From the October 2006 Idaho Observer:
Doing What is Right
from Thomas Jefferson
If ever you find yourself environed with difficulties and perplexing circumstances, out of which you are at a loss how to extricate yourself, do what is right, and be assured that will extricate you the best out of the worst situations. Though you cannot see, when you take one step, what will be the next, yet follow truth, justice and plain dealing, and never fear their leading you out of the labyrinth, in the easiest manner possible. The knot which you thought a Gordian one, will untie itself before you. Nothing is so mistaken as the supposition that a person is to extricate himself from a difficulty by intrigue, by chicanery, by dissimulation, by trimming, by an untruth, by an injustice. This increases the difficulties tenfold; and those who pursue these methods, get themselves so involved at length, that they can turn no way but their infamy becomes more exposed.
Give up money, give up fame, give up science, give up the earth itself and all it contains, rather than do an immoral act. And never suppose, that in any possible situation, or under any circumstances, it is best for you to do a dishonorable thing, however slightly so it may appear to you. Whenever you are to do a thing, though it can never be known but to yourself, ask yourself how you would act were all the world looking at you, and act accordingly. The precept of Providence is, to do always what is right, and leave the issue to Him.
It is of great importance to set a resolution, not to be shaken, never to tell an untruth. There is no vice so mean, so pitiful, so contemptible; and he who permits himself to tell a lie once, finds it much easier to do it a second and third time, till at length it becomes habitual; he tells lies without attending to it, and truths without the world’s believing him. This falsehood of the tongue leads to that of the heart, and in time depraves all its good dispositions. Honesty which proceeds from the heart as well as the head may be more surely counted on.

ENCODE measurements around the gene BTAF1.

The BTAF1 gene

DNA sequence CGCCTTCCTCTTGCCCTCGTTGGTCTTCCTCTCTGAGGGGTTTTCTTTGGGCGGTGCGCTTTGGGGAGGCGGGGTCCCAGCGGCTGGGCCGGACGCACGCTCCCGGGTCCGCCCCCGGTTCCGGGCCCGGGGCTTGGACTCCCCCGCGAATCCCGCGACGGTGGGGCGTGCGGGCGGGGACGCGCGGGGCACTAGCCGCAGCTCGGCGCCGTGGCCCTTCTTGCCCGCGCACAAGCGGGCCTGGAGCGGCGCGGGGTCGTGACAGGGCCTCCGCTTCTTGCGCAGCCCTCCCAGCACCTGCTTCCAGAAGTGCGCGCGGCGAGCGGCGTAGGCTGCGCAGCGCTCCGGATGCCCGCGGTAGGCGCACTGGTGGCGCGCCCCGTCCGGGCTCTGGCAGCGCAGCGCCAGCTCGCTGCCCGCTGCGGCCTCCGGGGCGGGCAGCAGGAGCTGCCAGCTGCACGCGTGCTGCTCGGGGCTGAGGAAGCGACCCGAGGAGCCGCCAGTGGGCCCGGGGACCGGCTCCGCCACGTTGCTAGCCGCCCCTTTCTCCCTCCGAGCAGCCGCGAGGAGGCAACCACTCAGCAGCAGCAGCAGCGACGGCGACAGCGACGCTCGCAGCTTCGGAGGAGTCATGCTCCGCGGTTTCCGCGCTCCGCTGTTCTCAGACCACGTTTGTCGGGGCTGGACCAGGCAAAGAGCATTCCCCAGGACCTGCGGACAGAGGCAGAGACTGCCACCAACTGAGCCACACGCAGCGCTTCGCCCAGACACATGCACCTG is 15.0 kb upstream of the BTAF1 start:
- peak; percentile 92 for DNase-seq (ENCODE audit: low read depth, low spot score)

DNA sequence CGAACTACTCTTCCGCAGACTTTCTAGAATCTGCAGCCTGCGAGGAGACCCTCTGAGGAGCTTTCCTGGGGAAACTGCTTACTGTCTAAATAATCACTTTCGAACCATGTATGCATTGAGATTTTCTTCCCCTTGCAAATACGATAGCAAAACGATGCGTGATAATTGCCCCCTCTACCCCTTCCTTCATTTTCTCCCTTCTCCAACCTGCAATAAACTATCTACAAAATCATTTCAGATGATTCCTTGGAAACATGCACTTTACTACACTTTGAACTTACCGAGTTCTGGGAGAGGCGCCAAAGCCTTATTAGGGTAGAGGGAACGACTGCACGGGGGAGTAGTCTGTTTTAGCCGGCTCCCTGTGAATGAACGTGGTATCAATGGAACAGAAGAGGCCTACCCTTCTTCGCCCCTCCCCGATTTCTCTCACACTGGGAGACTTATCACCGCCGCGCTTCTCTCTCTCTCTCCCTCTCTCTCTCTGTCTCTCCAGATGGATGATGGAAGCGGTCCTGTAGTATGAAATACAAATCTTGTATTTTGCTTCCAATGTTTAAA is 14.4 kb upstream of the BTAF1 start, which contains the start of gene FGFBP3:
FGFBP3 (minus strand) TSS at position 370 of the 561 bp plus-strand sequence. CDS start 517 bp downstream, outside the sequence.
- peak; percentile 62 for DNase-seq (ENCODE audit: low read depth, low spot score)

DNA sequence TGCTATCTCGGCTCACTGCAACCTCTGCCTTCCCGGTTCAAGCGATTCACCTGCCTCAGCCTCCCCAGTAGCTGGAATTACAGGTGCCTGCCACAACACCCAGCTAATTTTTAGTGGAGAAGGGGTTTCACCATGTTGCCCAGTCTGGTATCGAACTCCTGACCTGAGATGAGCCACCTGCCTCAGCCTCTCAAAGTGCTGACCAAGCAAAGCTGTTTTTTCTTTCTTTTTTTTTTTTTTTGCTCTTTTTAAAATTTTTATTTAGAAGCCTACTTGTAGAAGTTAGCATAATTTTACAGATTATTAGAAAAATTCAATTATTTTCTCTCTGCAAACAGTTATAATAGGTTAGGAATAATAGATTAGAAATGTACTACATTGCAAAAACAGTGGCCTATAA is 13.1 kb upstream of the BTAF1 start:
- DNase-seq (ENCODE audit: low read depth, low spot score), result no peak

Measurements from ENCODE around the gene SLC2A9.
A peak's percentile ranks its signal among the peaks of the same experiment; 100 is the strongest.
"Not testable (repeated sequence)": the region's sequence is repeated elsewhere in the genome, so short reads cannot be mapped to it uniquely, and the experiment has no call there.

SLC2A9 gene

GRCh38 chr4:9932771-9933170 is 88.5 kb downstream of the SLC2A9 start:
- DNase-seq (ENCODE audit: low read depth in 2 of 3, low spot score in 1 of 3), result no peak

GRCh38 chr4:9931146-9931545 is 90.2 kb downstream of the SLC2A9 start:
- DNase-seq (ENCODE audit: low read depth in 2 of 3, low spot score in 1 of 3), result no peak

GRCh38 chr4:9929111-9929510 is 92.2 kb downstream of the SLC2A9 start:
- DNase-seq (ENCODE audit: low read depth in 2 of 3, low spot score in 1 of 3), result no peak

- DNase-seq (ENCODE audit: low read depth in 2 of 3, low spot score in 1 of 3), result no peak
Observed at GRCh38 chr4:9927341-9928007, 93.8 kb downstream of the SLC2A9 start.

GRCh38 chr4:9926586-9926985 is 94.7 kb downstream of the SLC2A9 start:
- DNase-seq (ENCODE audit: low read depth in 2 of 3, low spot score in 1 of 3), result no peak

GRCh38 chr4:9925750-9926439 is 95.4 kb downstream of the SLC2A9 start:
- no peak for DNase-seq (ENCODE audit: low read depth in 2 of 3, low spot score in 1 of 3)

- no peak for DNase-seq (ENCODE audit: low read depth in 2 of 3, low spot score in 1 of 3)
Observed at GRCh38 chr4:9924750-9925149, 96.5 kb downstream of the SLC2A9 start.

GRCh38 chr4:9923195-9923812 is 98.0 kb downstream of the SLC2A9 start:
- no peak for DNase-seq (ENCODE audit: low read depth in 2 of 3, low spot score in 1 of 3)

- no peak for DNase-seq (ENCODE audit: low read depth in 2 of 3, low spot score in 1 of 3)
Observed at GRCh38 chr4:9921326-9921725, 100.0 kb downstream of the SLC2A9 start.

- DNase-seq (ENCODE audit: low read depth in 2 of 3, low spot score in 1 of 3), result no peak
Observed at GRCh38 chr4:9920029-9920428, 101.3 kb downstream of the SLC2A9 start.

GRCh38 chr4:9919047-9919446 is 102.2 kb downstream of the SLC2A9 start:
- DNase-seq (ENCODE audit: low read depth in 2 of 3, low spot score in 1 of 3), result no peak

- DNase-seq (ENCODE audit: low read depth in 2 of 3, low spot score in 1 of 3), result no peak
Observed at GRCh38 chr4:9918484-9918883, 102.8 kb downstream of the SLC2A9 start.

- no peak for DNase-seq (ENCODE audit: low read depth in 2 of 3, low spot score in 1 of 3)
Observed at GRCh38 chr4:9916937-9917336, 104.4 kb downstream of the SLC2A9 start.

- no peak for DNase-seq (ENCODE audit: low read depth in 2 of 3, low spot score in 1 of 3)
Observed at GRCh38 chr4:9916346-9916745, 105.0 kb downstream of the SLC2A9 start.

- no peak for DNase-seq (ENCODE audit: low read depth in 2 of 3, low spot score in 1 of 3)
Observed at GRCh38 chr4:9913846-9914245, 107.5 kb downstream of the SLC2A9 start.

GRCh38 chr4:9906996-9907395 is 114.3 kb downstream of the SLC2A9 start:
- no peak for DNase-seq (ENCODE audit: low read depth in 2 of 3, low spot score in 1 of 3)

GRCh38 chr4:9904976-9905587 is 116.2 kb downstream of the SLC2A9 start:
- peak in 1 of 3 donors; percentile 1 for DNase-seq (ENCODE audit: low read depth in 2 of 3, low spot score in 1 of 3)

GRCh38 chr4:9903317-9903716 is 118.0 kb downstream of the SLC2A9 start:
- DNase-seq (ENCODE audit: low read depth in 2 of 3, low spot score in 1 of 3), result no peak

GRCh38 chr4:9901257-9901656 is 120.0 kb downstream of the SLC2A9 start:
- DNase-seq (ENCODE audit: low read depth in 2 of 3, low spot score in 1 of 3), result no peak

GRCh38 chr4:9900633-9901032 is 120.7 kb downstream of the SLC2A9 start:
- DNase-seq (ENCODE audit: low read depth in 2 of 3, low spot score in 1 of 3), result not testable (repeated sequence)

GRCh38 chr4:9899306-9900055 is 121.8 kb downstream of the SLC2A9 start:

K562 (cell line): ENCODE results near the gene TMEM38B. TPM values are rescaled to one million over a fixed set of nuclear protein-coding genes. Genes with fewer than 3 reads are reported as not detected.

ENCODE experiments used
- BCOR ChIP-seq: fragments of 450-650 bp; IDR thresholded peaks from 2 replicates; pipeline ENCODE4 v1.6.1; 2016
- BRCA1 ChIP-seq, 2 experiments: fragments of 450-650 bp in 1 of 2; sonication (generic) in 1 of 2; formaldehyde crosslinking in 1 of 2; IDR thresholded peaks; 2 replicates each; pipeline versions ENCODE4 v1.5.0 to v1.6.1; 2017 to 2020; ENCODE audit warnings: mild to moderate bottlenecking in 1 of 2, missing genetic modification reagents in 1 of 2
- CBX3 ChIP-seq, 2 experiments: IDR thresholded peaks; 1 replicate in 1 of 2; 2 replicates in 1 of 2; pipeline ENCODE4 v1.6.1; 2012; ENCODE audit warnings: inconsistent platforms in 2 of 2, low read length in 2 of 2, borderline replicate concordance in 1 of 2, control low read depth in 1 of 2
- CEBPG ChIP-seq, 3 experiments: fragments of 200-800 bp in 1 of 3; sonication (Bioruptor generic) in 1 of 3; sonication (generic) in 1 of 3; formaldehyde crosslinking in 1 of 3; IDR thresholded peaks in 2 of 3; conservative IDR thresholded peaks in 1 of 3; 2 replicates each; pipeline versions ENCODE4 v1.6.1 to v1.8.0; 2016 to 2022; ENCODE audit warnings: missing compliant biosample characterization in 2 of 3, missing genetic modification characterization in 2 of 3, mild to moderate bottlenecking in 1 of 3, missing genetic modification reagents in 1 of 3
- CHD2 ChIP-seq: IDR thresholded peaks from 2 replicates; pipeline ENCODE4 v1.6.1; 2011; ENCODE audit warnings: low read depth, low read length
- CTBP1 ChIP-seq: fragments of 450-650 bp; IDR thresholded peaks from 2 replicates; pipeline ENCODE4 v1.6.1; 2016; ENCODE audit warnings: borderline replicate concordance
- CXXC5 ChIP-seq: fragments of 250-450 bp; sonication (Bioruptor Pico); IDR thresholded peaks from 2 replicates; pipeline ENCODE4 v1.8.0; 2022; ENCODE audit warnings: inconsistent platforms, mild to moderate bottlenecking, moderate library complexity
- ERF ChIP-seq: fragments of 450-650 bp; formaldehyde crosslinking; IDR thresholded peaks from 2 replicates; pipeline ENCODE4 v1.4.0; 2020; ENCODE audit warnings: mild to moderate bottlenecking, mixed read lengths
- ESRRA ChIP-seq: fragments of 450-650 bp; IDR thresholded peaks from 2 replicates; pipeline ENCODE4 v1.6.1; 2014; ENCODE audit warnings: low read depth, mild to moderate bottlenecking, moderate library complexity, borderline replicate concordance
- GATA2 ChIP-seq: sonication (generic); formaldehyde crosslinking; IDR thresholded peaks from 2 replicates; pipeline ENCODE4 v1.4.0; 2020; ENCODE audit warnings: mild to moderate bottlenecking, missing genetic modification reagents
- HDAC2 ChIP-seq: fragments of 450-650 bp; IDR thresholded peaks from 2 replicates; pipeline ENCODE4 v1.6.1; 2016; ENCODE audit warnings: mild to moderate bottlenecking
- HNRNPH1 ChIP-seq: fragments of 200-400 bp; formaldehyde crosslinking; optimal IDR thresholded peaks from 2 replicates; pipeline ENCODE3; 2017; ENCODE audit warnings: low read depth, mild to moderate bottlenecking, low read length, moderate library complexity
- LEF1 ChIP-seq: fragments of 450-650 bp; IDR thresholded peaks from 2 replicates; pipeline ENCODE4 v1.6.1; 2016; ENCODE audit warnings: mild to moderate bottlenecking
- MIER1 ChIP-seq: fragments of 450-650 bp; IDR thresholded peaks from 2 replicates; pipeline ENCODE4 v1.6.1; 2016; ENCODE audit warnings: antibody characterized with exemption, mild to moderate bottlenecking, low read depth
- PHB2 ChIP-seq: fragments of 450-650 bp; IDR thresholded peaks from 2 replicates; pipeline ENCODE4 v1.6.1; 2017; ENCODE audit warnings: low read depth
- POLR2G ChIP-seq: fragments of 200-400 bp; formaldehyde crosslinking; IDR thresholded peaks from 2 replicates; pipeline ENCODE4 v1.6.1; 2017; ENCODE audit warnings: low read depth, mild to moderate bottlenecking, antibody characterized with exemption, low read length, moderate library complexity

Return with joy to that state of things, when the only questions concerning a candidate shall be, is he honest? Is he capable? Is he faithful to the Constitution? Every honest man will suppose honest acts to flow from honest principles, and the rogues may rail without intermission. Our part is to pursue with steadiness what is right, turning neither to the right nor left for the intrigues or popular delusions of the day, assured that the public approbation will in the end be with us.
I sincerely believe in the general existence of a moral instinct. I think it is the brightest gem with which the human character is studded, and the want of it as more degrading than the most hideous of the bodily deformities.
I shall expect from your justice that you will be equally ready to correct as to commit an error. It is not he who prints, but he who pays for printing a slander, who is its real author. Where wrong has been done, he who knows and conceals the doer of it, makes himself an accomplice, and justly censurable as such.
The right of opinion shall suffer no invasion from me. Those who have acted well have nothing to fear, however they may have differed from me in opinion: those who have done ill, however, have nothing to hope; nor shall I fail to do justice lest it should be ascribed to that difference of opinion. For even if we differ in principle more than I believe we do, you and I know too well the texture of the human mind and the slipperiness of human reason, to consider differences of opinion otherwise than differences of form or feature. Integrity of view more than their soundness, is the basis of esteem.
The timeless words above are from the heart of Thomas Jefferson as compiled by Eric Petersen and published in the book "Light and Liberty: Reflections on the Pursuit of Happiness." It took Petersen almost two decades to read the collected works of our most eloquent Founding Father and edit them into 154 pages of short, crystal clear essays that cut right through the confusing nonsense of our complicated, fast-paced world down to the quick of our moral being. I think the world would be a better place if people would internalize the simple decency reflected in the words and wisdom Thomas Jefferson left for us. Light and Liberty is available for $11.95 at www.modernlibrary.com. I believe that it should be at the bedside of everyone who believes that hope for a brighter future for their children and grandchildren is kept alive in their own hearts. (DWH)
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